The evening conversations which took place during Elizabeth’s stay at Netherfield while Jane was ill touched on this question at two points. When Bingley agrees that his style of writing letters is terrible (“My ideas flow so rapidly that I have not time to express them – by which means my letters sometimes convey no ideas at all to my correspondents”) and Elizabeth jokes that this kind of admission has defended him from further scorn (“Your humility…must disarm reproof”), Darcy disagrees. In fact he may perform the first calling out of a humblebrag in English literature. “Nothing is more deceitful”, he declares, “Than the appearance of humility. It is often only carelessness of opinion, and sometimes an indirect boast”. As he explains “you are really proud of your defects in writing because you consider them as proceeding from a rapidity of thought and carelessness of execution, which if not estimable, you think at least highly interesting”.
Aside from being a pretty good humblebrag smackdown – and a fairly damning summing up of the kind of Romantic writing of which Marianne in Sense and Sensibility is rather too fond – this is a complaint about Bingley’s lack of confidence in his own abilities. I don’t think Darcy is objecting to Bingley being pleased about his talents or his worldly comforts, but to the fact that he sneaks in a boast to an apparent declaration of unworthiness. When Lizzie asks to hear about his faults, on a later night, he claims that he has attempted “to avoid those weaknesses which often expose a strong understand to ridicule”.
A strong understanding, naturally – he takes it for granted that he should be avoiding faults because they might weaken his otherwise estimable character, and especially in the eyes of other people. Lizzie picks up on the assumption of his own worth – and the assumption that everyone int he conversation shares it – in her riposte: “Such as vanity and pride”, only for Darcy to reply “Yes, vanity is a weakness indeed. But pride – where there is a real superiority of mind, pride will be always under good regulation.” The intelligence and integrity which he has claimed, and which she has suggested shows he is conceited and too proud, is apparently going to defend him from his pride getting the better of his finer qualities.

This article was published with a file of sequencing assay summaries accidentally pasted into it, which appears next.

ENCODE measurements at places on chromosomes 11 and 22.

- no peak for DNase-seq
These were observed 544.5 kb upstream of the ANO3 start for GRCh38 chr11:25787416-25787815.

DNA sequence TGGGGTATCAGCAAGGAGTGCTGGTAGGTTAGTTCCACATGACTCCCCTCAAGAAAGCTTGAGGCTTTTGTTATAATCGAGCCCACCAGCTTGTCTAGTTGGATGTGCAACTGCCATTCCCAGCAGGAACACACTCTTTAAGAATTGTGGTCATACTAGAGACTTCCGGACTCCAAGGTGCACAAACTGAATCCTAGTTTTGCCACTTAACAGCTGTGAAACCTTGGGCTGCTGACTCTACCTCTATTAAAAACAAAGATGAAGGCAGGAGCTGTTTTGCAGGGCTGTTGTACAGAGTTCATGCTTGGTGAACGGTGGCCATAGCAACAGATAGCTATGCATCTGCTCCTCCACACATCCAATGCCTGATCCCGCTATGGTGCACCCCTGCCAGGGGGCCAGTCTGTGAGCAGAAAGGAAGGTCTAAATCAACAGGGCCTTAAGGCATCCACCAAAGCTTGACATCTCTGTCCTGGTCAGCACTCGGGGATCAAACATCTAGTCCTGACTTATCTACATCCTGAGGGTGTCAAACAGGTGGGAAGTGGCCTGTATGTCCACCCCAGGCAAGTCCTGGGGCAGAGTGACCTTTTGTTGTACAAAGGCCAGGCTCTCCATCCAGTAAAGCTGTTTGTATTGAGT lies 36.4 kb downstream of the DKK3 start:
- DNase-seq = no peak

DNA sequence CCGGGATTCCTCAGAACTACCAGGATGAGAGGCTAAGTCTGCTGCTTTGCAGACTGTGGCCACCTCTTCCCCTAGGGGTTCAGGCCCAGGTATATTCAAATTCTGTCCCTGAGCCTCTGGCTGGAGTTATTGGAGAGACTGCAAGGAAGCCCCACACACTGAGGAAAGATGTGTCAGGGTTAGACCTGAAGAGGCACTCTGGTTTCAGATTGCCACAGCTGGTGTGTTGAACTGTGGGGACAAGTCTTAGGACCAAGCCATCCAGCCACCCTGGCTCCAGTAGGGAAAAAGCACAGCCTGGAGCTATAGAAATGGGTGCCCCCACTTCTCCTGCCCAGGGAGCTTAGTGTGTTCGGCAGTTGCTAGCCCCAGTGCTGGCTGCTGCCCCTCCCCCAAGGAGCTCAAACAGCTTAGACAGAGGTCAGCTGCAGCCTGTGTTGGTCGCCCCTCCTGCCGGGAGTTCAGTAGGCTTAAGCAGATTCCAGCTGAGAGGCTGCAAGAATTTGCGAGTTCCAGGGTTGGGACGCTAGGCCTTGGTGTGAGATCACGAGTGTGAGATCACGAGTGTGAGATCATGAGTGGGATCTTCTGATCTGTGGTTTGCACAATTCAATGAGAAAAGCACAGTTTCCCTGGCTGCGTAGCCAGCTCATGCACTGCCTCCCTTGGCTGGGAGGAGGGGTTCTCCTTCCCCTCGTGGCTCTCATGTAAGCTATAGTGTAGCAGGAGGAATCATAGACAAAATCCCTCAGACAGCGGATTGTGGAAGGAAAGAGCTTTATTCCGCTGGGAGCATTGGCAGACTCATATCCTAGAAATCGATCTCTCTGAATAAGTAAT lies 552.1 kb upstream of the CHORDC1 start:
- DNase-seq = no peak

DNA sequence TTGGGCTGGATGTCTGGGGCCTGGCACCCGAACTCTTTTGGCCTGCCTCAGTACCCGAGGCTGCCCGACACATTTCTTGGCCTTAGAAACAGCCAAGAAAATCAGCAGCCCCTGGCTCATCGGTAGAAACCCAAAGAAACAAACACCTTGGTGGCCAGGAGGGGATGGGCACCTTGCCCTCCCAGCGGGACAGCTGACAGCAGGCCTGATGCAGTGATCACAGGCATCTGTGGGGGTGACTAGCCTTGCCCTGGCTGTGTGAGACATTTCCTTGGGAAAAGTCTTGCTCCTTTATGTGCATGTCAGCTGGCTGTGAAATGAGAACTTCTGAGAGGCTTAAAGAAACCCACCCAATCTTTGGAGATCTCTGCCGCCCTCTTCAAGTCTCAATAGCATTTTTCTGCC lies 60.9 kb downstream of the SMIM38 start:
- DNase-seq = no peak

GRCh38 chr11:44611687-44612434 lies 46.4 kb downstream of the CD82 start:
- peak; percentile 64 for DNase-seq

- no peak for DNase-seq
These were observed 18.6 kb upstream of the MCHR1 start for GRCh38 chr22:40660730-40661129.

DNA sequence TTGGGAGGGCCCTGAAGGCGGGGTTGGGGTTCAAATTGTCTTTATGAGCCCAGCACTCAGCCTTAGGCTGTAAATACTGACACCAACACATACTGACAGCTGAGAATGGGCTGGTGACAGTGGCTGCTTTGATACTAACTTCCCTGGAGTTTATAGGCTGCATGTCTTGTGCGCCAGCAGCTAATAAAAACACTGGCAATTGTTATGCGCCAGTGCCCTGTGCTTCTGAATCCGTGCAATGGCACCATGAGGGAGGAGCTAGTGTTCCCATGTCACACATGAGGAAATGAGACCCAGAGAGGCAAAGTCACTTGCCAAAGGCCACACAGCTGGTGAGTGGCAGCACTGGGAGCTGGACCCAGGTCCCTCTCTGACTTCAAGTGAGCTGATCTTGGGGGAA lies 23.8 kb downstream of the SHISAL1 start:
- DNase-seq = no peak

It’s a funny moment – Lizzie’s reply is beautifully pointed and well-judged – and signals a potential problem in Darcy’s understanding of himself, as well as how that self should relate to other people’s selves. But two things get in the way of us reading this simply as a demonstration of what an arrogant prick Darcy is before he is humbled and humanised by Lizzie’s attractions. Firstly, an enormous number of adaptations and interpretations of the book make exactly the same assumption as Darcy: he is better than everyone else around him. Darcy as romantic hero is so often played as, and discussed as, qualitatively different from other characters, so that his emotional and moral education at Lizzie’s hands consists of not much more than learning not to say these things in front of people, darling, because manners.
Secondly, lack of self-belief is not a virtue in much of Austen’s writing. Bingley’s humblebrag reveals something about his willingness to advertise his own lack of firmness, and consider it as a virtue, which Darcy finds troubling in his friend. And after all, Bingley’s diffidence comes very close to sodding up Jane’s life. A proper appreciation of one’s own qualities (including social position) is a definite virtue in a lot of the novels, and it is part of Austen’s brilliance in depicting the way lives are intertwined that this becomes a specifically social virtue. People with improperly adjusted pride – too little as well as too much – can be a risk to those around them. (Is it totally presumptuous of Darcy to regard the Lydia affair as basically an adjunct to his own personality, and equally presumptuous to solve it with money and legal pressures when she is no relation? Very probably. But most readers might not wish to sacrifice that outcome in return for a humbler Darcy.)
Thus Mr. Collins can be read as less an example of an unattractive suitor, who makes Darcy look hot and Lizzie look smart, and more as yet another character wrestling with pride. As a little grotesque example of how wrongful pride can warp someone personally and socially – and I’d underline once again that part of the problem is that he has too little pride – he casts light on the social and ethical debate which runs through the book. He has also given rise to one of the finest Austen memes I have ever seen…